Perhaps it ended up being more of a curse than a blessing when Adventures in Odyssey decided to introduce its most beloved family, the Barclays, so early on in the show. All that we older listeners can do now is compare each and every family to this perfect model. Unlike some fans, I've never had a problem with doing this. Why? Because not only am I an Odyssey purist, but a realist as well. The Barclays were extraordinary. Period. We do not want cheap imitations or wannabes; we want a family we can love, relate to, and invest in emotionally--a fictional family we can feel part of, and who can be part of ours weekly. And it's a shame that we have to deconstruct and analyze what makes up a good family-centric episode whenever a family, like the Parkers, ask us for our time...but I will anyway.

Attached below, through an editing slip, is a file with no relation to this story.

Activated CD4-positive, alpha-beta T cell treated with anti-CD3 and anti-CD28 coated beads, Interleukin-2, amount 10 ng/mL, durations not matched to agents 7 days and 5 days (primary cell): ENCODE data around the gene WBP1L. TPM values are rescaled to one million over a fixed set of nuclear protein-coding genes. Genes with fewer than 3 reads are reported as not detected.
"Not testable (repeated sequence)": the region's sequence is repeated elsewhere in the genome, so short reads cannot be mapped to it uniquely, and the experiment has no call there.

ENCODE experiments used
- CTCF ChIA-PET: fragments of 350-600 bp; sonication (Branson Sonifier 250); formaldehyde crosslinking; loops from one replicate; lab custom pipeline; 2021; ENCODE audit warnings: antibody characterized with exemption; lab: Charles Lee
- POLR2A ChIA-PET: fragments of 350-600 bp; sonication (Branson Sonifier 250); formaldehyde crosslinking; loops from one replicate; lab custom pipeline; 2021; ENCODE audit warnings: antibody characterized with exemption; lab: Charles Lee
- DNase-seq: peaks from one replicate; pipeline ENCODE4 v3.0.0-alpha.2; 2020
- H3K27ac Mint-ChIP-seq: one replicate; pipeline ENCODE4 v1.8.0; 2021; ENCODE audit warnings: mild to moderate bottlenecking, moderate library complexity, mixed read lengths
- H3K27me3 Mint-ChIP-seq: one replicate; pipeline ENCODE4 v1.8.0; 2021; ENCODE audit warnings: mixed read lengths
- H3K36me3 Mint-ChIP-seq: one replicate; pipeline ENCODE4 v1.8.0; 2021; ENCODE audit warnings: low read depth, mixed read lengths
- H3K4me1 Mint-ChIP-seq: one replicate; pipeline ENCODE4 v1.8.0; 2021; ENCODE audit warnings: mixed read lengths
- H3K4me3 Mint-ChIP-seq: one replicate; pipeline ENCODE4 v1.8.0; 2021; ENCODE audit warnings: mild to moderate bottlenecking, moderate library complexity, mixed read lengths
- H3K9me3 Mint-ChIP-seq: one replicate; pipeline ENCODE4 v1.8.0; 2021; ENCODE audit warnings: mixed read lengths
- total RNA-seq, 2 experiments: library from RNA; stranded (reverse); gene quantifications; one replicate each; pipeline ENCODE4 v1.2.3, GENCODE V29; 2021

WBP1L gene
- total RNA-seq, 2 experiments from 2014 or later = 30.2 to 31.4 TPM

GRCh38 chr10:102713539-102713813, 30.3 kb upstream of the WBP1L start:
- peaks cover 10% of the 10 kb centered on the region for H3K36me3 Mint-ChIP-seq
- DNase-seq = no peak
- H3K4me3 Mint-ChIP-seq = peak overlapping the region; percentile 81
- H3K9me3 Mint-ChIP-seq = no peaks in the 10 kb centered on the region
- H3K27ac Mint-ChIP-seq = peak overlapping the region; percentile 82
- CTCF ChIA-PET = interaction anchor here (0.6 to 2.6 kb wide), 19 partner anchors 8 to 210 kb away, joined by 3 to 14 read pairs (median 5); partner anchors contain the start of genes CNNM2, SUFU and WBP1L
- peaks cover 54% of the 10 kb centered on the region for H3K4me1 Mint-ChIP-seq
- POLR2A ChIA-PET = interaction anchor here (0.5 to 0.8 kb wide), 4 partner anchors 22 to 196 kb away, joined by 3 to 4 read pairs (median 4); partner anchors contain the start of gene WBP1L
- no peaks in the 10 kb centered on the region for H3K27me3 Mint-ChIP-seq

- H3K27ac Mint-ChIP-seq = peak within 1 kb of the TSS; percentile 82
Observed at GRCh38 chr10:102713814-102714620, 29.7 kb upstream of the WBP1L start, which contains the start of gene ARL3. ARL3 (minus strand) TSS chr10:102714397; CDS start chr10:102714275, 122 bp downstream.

Frankly, the Washington family left and I barely cared. Did you? They weren't the show's most memorable addition. I'm sure the writer's would admit this themselves. After all, the Barclays were given their own send-off episode, compared to the Washingtons, who have seemingly dropped off the face of the earth. The reasons for the Washington family's failure to connect with listeners are obvious. The Washingtons demoted Xavier, its most compelling character, much too early, and squandered many opportunities to tackle interesting and deep family-related issues, in exchange for chaotic and so-called "comic relief" storylines. Truth be told, Ed, Elaine, Marvin, and Tamika, often seemed to be parodying a family and rarely felt like the real thing. The writers kept Ed Washington in his fatherly role, and never gave him the opportunity to develop into an intriguing character on his own, separate from his family. I could continue on but I won't. I've done that enough here. My point is that Adventures in Odyssey has an real opportunity to not let the Parker family go the way the Washingtons did.